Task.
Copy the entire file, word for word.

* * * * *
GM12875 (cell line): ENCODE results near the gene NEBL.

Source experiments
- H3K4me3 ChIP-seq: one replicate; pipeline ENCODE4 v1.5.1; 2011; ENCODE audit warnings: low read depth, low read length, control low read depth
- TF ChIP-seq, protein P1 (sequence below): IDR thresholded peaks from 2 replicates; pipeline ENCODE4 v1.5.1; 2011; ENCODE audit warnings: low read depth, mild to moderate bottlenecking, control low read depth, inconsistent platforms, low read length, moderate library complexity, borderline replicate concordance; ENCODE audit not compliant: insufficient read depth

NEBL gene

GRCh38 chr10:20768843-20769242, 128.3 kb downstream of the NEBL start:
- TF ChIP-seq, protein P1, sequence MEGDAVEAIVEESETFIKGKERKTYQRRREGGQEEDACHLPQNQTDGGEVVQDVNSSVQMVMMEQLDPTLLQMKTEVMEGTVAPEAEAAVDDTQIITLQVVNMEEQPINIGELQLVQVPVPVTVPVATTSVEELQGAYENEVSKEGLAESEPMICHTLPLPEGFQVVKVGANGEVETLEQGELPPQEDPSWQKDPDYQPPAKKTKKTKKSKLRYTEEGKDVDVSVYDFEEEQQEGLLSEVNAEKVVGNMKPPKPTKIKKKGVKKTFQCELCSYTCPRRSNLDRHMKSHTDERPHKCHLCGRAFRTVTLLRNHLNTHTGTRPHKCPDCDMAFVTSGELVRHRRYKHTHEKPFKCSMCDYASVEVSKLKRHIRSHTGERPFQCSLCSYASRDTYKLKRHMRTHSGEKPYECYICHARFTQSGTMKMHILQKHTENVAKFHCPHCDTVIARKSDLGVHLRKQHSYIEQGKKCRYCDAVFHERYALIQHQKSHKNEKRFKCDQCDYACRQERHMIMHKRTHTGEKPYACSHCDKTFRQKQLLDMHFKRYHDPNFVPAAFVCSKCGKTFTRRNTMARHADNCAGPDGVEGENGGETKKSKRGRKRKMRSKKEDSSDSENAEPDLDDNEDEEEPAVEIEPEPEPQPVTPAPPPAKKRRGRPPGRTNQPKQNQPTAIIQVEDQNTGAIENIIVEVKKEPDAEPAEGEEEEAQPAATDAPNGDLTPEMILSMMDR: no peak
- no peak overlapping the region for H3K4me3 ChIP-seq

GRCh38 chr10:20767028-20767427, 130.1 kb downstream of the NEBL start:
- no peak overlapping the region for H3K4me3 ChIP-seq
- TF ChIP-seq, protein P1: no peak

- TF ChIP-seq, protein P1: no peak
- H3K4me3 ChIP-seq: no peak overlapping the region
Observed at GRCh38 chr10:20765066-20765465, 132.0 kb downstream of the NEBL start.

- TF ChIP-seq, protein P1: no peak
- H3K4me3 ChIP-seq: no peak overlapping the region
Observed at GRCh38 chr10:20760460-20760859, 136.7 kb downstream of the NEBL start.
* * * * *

GM12875 (cell line): ENCODE results near the gene NEBL.

Source experiments
- H3K4me3 ChIP-seq: one replicate; pipeline ENCODE4 v1.5.1; 2011; ENCODE audit warnings: low read depth, low read length, control low read depth
- TF ChIP-seq, protein P1 (sequence below): IDR thresholded peaks from 2 replicates; pipeline ENCODE4 v1.5.1; 2011; ENCODE audit warnings: low read depth, mild to moderate bottlenecking, control low read depth, inconsistent platforms, low read length, moderate library complexity, borderline replicate concordance; ENCODE audit not compliant: insufficient read depth

NEBL gene

GRCh38 chr10:20768843-20769242, 128.3 kb downstream of the NEBL start:
- TF ChIP-seq, protein P1, sequence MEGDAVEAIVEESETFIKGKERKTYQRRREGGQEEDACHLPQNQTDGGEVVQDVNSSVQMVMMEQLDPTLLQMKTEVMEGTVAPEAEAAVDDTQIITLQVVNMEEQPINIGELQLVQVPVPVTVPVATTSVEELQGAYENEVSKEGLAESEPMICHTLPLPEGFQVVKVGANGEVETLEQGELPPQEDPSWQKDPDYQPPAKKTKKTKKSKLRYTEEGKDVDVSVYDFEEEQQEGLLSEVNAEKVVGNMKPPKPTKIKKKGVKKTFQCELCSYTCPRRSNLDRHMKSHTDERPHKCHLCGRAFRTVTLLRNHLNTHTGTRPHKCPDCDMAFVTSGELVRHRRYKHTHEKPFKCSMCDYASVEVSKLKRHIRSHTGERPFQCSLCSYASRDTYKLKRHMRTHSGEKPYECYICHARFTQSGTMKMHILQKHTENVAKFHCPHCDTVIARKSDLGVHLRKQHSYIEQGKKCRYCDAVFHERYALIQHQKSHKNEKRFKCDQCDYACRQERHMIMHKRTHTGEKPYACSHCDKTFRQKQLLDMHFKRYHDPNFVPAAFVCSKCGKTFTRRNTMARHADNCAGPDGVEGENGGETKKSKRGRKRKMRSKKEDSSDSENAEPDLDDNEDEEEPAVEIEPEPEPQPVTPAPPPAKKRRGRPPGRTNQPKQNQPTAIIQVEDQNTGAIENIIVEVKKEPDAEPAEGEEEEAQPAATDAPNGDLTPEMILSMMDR: no peak
- no peak overlapping the region for H3K4me3 ChIP-seq

GRCh38 chr10:20767028-20767427, 130.1 kb downstream of the NEBL start:
- no peak overlapping the region for H3K4me3 ChIP-seq
- TF ChIP-seq, protein P1: no peak

- TF ChIP-seq, protein P1: no peak
- H3K4me3 ChIP-seq: no peak overlapping the region
Observed at GRCh38 chr10:20765066-20765465, 132.0 kb downstream of the NEBL start.

- TF ChIP-seq, protein P1: no peak
- H3K4me3 ChIP-seq: no peak overlapping the region
Observed at GRCh38 chr10:20760460-20760859, 136.7 kb downstream of the NEBL start.